Linux 4.18 Release and Backport Branch

Linux 4.18 released on August 12th. This is the first release of Linux that has a RISC-V specific driver, which is the driver for SBI-based consoles. That is the only driver available for RISC-V systems, which means our Linux port was essentially useless -- it couldn't even get to userspace! This was enough to set a stable ABI and help build Fedora and Debian (with a bunch of out-of-tree patches), but it made actually using Linux on RISC-V a bit of a nightmare because users had to go track down a whole bunch of out-of-tree code.

The 4.19 merge window was a very big one for RISC-V because we landed sufficient driver support to actually boot the upstream kernel on both hardware (the HiFive Unleashed) and QEMU. Unless something drastic happens, 4.19 will contain drivers for the ISA-mandated interrupt handlers (via the sie and sip CSRs), the ISA-mandated timers (via SBI calls), and SiFive's PLIC. While there's still a lot of work to do in Linux land, having a kernel that can boot is a huge milestone -- I'd like to thank the guys at Western Digital for helping out here, as we'd never have been able to get this all going without them.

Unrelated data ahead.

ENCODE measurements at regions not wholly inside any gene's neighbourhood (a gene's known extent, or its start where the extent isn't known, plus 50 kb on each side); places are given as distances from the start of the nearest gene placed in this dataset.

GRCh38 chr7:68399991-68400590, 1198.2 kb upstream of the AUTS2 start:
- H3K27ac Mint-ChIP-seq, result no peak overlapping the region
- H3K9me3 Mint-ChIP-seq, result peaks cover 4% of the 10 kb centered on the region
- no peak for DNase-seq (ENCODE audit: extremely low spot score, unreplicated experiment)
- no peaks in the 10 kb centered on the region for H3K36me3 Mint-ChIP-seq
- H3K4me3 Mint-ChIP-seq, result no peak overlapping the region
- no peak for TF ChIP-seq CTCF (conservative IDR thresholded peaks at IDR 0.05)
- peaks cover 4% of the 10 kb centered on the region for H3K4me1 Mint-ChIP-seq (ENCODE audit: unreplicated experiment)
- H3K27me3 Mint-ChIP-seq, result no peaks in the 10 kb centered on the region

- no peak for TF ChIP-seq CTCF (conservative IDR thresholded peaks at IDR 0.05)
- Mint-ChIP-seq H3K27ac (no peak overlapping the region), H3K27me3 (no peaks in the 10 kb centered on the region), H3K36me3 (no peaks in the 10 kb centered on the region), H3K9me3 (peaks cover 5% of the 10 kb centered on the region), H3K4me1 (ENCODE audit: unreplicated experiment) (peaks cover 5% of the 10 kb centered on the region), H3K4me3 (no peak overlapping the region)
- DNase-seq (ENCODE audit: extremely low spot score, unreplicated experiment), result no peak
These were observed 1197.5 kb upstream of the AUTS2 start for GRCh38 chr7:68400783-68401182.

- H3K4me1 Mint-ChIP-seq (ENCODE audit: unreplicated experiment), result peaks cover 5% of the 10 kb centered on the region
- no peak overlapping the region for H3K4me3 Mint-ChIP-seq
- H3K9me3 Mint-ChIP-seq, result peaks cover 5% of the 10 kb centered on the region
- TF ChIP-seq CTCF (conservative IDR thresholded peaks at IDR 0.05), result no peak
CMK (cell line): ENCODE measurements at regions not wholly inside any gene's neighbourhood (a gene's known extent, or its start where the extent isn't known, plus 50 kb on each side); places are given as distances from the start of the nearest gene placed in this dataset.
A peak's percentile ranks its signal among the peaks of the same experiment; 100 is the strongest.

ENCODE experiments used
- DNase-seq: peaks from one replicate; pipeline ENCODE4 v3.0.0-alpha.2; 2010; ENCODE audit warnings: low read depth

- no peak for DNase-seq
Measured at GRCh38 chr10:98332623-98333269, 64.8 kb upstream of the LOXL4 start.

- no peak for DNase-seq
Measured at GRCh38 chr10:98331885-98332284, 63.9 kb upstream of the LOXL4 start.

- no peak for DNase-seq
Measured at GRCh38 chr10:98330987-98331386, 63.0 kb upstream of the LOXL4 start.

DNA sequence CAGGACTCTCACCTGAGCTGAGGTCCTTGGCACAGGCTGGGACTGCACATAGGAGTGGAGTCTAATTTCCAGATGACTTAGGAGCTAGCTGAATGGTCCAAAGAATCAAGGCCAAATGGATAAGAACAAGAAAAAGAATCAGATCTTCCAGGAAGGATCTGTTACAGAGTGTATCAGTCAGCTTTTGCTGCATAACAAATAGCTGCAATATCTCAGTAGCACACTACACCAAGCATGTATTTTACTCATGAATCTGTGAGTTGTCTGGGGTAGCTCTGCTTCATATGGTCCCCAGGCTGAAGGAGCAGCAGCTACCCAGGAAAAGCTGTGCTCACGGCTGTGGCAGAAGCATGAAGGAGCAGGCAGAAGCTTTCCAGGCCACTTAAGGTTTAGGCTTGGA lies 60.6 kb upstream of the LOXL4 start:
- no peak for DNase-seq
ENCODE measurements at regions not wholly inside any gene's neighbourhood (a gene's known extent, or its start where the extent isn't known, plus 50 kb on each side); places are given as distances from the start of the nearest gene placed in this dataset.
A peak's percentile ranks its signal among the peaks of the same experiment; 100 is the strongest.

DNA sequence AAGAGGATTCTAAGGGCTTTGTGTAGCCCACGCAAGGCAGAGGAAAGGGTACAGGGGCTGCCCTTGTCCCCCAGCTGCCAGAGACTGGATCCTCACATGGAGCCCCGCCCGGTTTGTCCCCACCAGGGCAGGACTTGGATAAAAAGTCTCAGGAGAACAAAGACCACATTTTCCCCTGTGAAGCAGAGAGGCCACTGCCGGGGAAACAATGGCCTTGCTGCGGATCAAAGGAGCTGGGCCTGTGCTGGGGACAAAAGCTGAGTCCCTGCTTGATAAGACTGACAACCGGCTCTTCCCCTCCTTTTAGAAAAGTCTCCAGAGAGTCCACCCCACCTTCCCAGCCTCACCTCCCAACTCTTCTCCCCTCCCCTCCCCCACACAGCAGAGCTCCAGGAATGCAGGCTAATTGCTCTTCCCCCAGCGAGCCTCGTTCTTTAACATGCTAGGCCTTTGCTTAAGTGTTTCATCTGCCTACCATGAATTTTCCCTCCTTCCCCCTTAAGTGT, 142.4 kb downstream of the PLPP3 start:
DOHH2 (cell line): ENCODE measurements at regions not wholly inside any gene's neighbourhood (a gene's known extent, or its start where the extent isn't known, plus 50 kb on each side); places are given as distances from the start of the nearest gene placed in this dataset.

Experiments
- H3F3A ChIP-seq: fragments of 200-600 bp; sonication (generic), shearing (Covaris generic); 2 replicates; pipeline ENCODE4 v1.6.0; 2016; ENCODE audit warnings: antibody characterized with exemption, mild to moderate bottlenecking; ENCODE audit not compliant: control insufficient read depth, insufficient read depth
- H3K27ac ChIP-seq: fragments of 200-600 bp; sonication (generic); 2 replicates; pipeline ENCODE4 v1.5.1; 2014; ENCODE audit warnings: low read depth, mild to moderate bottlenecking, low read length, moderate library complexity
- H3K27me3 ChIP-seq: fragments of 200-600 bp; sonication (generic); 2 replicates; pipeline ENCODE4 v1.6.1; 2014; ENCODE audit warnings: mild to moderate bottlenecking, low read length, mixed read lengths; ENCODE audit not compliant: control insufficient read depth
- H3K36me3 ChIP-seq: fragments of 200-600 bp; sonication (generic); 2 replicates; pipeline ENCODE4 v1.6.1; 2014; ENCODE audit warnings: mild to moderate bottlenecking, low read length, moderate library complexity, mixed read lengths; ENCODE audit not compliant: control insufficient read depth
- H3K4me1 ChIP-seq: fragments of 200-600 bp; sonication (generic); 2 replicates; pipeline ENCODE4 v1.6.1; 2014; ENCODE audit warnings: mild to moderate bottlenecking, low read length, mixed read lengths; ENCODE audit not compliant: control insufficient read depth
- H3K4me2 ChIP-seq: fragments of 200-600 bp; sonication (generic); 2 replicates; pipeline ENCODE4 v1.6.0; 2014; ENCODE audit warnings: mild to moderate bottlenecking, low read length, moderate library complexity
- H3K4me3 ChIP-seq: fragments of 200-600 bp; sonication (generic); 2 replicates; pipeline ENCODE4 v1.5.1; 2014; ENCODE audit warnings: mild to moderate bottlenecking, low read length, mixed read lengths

We're maintaining riscv-linux-4.18, a RISC-V specific branch that contains backports to 4.18. Right now that contains the various drivers that went in during the 4.19 merge window, and we intend to also backport patches that target the 4.20 merge window. We'll retire this branch in favor of a riscv-linux-4.19 when 4.19 is released.

RISC-V Featured on Linus Tech Tips

Drew and Krste went to Vancouver recently to produce a video with Linus Tech Tips, a popular YouTube channel, about RISC-V. It serves as a great introduction to RISC-V for those unfamiliar with the ISA.